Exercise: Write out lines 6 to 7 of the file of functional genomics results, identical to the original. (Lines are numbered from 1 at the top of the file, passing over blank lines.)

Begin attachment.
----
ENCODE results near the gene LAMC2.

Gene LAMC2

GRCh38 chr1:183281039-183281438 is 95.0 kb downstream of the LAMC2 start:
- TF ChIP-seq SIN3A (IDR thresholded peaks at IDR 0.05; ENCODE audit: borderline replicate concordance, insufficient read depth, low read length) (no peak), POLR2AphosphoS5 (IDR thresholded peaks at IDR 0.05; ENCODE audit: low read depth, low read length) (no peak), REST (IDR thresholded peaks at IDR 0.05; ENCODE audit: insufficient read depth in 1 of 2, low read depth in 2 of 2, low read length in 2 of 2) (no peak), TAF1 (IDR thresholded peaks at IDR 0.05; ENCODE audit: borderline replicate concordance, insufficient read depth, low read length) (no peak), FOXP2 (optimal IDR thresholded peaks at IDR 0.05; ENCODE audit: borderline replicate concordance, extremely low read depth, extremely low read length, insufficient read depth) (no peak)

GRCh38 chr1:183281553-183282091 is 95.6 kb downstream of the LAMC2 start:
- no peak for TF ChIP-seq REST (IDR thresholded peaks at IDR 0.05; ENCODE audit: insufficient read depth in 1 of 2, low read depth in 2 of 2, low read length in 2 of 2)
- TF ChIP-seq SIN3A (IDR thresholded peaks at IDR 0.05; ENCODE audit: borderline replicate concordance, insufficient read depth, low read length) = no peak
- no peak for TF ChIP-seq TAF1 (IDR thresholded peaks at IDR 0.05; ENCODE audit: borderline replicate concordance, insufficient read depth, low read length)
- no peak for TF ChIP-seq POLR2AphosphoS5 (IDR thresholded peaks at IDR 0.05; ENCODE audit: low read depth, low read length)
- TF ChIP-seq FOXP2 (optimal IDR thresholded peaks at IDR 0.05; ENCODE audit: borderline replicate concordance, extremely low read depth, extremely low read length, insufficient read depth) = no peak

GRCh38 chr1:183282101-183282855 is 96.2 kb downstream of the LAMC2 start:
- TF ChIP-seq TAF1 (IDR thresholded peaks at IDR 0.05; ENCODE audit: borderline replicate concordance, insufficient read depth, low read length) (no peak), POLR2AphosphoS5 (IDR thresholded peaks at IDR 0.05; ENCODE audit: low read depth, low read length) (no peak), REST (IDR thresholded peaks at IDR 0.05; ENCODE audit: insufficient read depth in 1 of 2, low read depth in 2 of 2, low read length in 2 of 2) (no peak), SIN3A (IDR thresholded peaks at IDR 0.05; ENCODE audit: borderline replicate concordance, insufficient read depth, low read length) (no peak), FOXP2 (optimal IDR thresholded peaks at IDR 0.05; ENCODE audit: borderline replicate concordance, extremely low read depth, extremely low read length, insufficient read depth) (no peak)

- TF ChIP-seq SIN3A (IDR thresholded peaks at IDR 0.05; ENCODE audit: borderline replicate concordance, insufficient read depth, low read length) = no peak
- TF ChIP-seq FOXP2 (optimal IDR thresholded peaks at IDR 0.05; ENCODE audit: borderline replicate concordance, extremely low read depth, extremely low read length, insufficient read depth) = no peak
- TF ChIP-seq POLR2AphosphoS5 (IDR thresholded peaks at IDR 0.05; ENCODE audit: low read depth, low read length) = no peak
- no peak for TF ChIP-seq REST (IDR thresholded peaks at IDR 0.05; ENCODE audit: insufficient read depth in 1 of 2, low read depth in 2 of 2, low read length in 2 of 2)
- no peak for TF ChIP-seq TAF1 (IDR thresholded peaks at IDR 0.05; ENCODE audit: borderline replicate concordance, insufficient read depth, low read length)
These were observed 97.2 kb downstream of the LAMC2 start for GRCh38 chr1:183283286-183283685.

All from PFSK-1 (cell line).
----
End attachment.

- no peak for TF ChIP-seq REST (IDR thresholded peaks at IDR 0.05; ENCODE audit: insufficient read depth in 1 of 2, low read depth in 2 of 2, low read length in 2 of 2)
- TF ChIP-seq SIN3A (IDR thresholded peaks at IDR 0.05; ENCODE audit: borderline replicate concordance, insufficient read depth, low read length) = no peak